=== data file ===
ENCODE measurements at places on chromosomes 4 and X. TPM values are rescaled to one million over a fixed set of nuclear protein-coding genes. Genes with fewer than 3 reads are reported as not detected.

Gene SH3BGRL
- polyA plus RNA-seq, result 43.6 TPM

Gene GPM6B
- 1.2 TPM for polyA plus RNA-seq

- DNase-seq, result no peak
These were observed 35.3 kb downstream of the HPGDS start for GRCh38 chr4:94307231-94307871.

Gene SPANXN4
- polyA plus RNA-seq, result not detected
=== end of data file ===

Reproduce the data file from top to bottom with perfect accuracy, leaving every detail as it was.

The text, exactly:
ENCODE measurements at places on chromosomes 4 and X. TPM values are rescaled to one million over a fixed set of nuclear protein-coding genes. Genes with fewer than 3 reads are reported as not detected.

Gene SH3BGRL
- polyA plus RNA-seq, result 43.6 TPM

Gene GPM6B
- 1.2 TPM for polyA plus RNA-seq

- DNase-seq, result no peak
These were observed 35.3 kb downstream of the HPGDS start for GRCh38 chr4:94307231-94307871.

Gene SPANXN4
- polyA plus RNA-seq, result not detected